The employee occupied the property under a licence granted by his employer for the better performance of his employment duties. At first he had been taken on as a semi-skilled mechanic, but he was later offered occupation of the employer’s bungalow so that he would be readily available as a coach driver after obtaining a qualification for that purpose. He had been dismissed after the employer discovered that he was in fact disqualified from driving, but he resisted surrender of the property saying that he had a periodic tenancy, and had the protection of the 1977 Act.
Held: The employer’s appeal succeeded. Although the licence was co-terminous with his employment which was periodic, and although he payed andpound;5.00 a week for the occupation through his wage, the licence itself was not a tenancy and was not periodic. Accordingly he was not protected by the notice provisions in section 5 of the 1977 Act.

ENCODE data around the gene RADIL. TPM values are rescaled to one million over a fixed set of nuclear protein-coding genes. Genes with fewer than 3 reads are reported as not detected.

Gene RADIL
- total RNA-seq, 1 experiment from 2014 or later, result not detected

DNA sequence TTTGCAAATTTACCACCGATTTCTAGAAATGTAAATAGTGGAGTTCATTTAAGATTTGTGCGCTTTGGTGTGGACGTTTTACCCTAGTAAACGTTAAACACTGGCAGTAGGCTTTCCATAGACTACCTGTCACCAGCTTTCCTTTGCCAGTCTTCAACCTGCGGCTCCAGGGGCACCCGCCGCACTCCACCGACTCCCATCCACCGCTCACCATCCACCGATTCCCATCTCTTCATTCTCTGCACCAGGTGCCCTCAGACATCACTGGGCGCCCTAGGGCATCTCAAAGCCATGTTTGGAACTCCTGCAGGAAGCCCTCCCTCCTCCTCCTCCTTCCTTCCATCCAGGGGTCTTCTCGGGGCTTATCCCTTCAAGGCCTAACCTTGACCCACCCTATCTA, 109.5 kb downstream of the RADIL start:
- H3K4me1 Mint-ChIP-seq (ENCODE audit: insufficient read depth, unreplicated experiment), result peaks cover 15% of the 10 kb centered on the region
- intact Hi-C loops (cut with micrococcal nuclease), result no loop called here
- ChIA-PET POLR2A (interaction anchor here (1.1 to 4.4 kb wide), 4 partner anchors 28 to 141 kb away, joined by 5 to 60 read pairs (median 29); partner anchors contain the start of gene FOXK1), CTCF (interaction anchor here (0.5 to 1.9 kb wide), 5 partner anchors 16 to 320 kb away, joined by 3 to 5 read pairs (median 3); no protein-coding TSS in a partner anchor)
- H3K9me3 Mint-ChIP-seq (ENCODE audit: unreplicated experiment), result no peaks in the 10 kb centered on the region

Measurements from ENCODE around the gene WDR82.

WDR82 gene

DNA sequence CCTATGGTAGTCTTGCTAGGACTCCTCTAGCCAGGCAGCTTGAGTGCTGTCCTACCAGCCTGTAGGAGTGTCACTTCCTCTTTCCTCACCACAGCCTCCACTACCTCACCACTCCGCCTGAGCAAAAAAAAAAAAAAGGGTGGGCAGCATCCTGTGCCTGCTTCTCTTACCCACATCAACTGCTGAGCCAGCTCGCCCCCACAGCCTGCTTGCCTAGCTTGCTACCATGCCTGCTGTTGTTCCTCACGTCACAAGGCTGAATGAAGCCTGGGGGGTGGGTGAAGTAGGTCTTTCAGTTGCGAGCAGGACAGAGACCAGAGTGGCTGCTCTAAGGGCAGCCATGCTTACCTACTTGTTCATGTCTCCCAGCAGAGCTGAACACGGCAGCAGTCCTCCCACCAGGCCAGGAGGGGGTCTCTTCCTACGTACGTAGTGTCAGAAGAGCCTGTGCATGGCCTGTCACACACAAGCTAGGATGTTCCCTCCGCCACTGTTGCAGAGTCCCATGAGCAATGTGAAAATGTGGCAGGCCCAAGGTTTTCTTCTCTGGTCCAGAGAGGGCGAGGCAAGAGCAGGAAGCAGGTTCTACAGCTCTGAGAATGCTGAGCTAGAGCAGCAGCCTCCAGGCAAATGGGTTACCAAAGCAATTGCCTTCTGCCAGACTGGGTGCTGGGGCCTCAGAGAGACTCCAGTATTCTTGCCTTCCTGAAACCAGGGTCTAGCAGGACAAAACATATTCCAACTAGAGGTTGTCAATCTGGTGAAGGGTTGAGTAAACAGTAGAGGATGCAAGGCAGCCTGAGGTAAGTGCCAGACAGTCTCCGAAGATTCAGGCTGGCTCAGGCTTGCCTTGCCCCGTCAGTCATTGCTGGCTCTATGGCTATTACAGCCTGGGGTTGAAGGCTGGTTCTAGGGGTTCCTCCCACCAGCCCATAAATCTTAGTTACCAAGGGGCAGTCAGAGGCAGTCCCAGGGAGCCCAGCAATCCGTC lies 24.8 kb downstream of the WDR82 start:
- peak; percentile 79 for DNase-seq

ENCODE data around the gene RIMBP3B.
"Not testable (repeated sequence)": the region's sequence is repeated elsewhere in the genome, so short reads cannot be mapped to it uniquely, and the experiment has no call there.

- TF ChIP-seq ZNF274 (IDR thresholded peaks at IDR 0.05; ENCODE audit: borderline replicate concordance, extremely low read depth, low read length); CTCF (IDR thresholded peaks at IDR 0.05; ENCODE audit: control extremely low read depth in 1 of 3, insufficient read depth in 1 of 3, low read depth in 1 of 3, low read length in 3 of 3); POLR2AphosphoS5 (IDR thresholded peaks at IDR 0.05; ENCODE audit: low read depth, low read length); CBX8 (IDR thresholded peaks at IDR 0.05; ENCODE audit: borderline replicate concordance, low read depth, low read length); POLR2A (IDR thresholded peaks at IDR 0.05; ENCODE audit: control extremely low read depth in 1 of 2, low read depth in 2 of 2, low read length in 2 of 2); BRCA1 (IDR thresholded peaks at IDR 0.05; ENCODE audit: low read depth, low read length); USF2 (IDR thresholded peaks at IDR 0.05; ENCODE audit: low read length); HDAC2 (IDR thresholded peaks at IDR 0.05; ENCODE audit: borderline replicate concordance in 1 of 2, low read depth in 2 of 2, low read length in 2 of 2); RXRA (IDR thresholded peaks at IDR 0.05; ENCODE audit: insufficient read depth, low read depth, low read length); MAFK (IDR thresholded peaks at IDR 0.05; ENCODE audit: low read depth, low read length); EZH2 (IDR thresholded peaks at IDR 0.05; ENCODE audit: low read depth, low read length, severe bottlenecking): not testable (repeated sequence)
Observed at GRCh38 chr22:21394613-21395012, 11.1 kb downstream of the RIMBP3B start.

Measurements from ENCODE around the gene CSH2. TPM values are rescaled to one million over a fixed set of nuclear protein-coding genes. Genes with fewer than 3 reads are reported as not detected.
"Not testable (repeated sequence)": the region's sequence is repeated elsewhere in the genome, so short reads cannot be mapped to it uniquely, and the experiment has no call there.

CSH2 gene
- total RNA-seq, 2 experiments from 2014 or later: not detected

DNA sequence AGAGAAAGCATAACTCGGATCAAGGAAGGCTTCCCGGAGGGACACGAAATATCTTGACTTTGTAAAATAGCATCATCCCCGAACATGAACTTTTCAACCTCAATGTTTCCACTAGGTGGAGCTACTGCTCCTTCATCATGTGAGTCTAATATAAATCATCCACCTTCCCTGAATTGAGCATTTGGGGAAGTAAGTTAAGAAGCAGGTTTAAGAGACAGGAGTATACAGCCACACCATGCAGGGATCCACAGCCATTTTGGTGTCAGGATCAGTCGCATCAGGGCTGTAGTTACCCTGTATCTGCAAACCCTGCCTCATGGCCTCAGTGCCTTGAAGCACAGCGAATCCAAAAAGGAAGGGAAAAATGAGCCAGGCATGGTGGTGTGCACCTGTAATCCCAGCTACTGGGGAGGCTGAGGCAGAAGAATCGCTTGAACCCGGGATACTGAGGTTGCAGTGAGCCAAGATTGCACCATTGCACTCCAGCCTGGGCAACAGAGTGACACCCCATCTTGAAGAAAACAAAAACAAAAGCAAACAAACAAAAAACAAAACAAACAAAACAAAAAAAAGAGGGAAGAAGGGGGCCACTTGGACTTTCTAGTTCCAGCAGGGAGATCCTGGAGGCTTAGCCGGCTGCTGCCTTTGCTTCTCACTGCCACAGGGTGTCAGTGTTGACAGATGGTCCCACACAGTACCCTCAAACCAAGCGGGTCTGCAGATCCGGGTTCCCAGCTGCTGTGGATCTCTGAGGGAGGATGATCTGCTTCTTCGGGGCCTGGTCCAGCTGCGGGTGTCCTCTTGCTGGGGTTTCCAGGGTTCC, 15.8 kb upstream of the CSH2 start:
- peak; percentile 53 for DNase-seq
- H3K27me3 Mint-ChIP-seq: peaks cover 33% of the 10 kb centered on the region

The fact that the arrangement had come into play only after commencement of the employment made no significant difference.
Woolf LJ said that there must be: ‘a sufficient factual nexus between the commencement of the occupation of the premises and the employment which would benefit from that occupation.’
 1 WLR 1241, Times 23-Apr-1991,  4 All ER 327,  23 HLR 423
Cited – Street v Mountford HL 6-Mar-1985
When a licence is really a tenancy
The document signed by the occupier stated that she understood that she had been given a licence, and that she understood that she had not been granted a tenancy protected under the Rent Acts. Exclusive occupation was in fact granted.
Held: . .
Cited – Wragg and others v Surrey County Council CA 1-Feb-2008
The Council appealed against declarations given that the respondent tenants (wildlife rangers) were entitled to purchase the freehold of their homes under right-to-buy. The Council said that the tenancies were occupied in connection with their . .
Lists of cited by and citing cases may be incomplete.
Updated: 11 May 2022; Ref: scu.536728